Sunday, January 13, 2019

The Perilous Adventures Of The Cowboy King

This historical novel relates the life of Theodore Roosevelt, nicknamed The Cowboy King, from his childhood until he takes office as President.  Roosevelt grew up a sickly child; his hero was his father known as Braveheart, who fought for those who were poor and persecuted.  As Roosevelt grew, he incorporated many of his father's ideals.  He couldn't abide to see those who were victimized by the wealthy, those despised because they didn't have the ability to be educated and make it in the upper crust.

Roosevelt moved from occupation to occupation in his early years.  He went out West where he fought for the ranchers.  He was one of the early police commissioners in New York, where he rooted out corruption.  He was an Undersecretary of the Navy.  From there, he found the role that defined his life.  He raised a regiment of volunteers to go to Cuba and fight the Spanish overlords who ruled the natives.  This regiment was the Rough Riders, and their battle of San Juan Hill gave Roosevelt the identity he had the rest of his life.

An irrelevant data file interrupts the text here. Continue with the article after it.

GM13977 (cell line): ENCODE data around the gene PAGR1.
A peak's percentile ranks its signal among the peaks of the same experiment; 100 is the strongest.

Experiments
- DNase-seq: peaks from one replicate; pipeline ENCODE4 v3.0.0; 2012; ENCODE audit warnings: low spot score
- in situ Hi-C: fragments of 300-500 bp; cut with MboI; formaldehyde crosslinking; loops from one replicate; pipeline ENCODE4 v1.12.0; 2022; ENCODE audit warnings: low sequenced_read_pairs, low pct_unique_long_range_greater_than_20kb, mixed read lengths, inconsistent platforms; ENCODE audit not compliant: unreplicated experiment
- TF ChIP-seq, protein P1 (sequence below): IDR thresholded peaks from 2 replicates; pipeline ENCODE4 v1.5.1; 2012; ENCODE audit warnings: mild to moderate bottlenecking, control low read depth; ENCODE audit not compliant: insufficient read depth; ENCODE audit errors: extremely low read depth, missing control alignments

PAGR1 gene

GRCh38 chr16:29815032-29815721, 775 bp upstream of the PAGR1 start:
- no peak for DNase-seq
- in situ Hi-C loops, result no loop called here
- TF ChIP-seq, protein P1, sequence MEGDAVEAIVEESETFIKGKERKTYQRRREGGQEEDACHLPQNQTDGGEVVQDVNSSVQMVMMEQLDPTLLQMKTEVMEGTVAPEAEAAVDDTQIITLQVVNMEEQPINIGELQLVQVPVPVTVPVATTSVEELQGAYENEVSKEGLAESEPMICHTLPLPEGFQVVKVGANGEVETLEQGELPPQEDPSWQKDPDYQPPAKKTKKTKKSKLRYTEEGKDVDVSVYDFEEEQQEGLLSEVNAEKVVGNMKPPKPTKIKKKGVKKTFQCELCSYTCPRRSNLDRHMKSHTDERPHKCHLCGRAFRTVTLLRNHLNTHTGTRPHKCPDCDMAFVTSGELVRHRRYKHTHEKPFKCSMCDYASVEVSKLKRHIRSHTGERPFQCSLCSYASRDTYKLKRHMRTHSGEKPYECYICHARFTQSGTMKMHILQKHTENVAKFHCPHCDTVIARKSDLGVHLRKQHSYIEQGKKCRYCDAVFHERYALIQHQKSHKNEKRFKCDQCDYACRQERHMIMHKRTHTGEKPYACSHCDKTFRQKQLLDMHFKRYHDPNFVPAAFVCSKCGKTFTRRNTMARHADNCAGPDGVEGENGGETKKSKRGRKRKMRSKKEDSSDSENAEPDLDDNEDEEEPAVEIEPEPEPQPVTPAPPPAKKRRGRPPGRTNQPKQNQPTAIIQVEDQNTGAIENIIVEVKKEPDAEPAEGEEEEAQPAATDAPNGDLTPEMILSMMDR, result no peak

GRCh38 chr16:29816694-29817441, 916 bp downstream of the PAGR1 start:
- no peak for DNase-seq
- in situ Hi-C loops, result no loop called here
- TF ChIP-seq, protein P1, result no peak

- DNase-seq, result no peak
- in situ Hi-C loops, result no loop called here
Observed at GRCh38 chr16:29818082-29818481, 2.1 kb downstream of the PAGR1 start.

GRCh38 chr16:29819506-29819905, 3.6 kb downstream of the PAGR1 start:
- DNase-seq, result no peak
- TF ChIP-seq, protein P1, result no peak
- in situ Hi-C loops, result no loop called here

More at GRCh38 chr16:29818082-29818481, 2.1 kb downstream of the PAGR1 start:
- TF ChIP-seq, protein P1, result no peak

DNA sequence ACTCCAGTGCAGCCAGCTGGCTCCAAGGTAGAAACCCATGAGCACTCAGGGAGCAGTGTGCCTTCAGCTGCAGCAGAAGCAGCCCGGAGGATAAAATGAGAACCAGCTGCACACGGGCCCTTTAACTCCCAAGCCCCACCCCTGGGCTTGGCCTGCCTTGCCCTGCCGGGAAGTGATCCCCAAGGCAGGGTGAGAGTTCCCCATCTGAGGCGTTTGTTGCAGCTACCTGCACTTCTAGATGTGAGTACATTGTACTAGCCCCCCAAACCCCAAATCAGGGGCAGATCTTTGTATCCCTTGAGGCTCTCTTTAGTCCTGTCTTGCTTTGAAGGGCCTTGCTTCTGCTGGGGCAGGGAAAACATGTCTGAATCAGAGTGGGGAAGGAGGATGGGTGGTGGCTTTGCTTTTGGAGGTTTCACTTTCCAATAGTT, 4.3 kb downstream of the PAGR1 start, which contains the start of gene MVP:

After that war, Roosevelt soon found himself being elected as the Governor of New York, then on to be nominated and elected as the Vice President under President McKinley.  When McKinley was assassinated, Roosevelt became President and there the novel ends.

Along the way, Charyn explores Roosevelt's character.  Written in first person narrative, the reader comes to know Theodore through his words, actions and thoughts rather than through the words of others.  He is a man fiercely devoted to those he takes on.  His first wife died in childbirth, leaving him with a daughter, Alice.  His second wife, a childhood friend, gave him five more children.  He was protective of his brood.  But he also had a second family; those men who served with him in Cuba.  He spent the rest of his life tied to each and every Rough Rider; helping them whenever he could as they readjusted to civilian life.  This book is recommended for readers of historical fiction.

1 comment:

The Secret Life of Emily Dickinson said...

Jerome Charyn and I (I'm his partner) traveled to DC today for tomorrow's reading at the famous Politics & Prose bookstore, but now that we're in the hotel, we have time to check in on your insightful review - happy and very grateful that you read and recommended Jerome's TR novel. We hope you will consider posting on Goodreads and other sites so that those who revere our nation's greatest peacetime president will find their way to this novel, as we found our way to Booksie's Blog. -- Lenore Riegel